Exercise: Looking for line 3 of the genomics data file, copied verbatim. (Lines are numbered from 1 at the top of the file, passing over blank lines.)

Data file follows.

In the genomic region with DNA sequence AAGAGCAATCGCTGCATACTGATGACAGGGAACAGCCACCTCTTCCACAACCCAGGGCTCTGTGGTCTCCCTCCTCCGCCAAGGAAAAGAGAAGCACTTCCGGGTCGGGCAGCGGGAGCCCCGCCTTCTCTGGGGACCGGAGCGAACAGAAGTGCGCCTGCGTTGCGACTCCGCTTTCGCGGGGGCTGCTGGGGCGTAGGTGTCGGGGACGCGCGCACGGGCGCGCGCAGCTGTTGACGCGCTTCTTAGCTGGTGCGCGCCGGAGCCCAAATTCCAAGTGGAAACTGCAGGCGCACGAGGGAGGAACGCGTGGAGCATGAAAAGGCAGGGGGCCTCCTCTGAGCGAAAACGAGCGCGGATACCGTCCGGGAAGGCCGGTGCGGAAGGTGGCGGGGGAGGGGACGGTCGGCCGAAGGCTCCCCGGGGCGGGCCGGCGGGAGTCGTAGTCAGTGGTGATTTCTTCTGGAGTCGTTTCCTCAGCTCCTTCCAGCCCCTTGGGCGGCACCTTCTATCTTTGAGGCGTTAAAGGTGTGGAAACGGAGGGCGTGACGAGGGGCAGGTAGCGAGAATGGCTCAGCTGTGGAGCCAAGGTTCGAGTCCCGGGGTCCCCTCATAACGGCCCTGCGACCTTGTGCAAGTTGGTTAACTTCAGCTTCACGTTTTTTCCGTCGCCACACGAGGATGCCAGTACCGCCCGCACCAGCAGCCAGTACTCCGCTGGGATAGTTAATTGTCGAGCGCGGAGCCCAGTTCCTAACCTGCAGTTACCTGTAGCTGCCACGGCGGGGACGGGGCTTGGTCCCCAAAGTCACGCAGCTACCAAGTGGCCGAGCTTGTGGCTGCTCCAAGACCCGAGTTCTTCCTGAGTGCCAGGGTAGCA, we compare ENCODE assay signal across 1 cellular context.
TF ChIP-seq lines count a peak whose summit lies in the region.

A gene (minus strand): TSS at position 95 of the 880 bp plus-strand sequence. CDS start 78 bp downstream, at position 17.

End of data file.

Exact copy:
A gene (minus strand): TSS at position 95 of the 880 bp plus-strand sequence. CDS start 78 bp downstream, at position 17.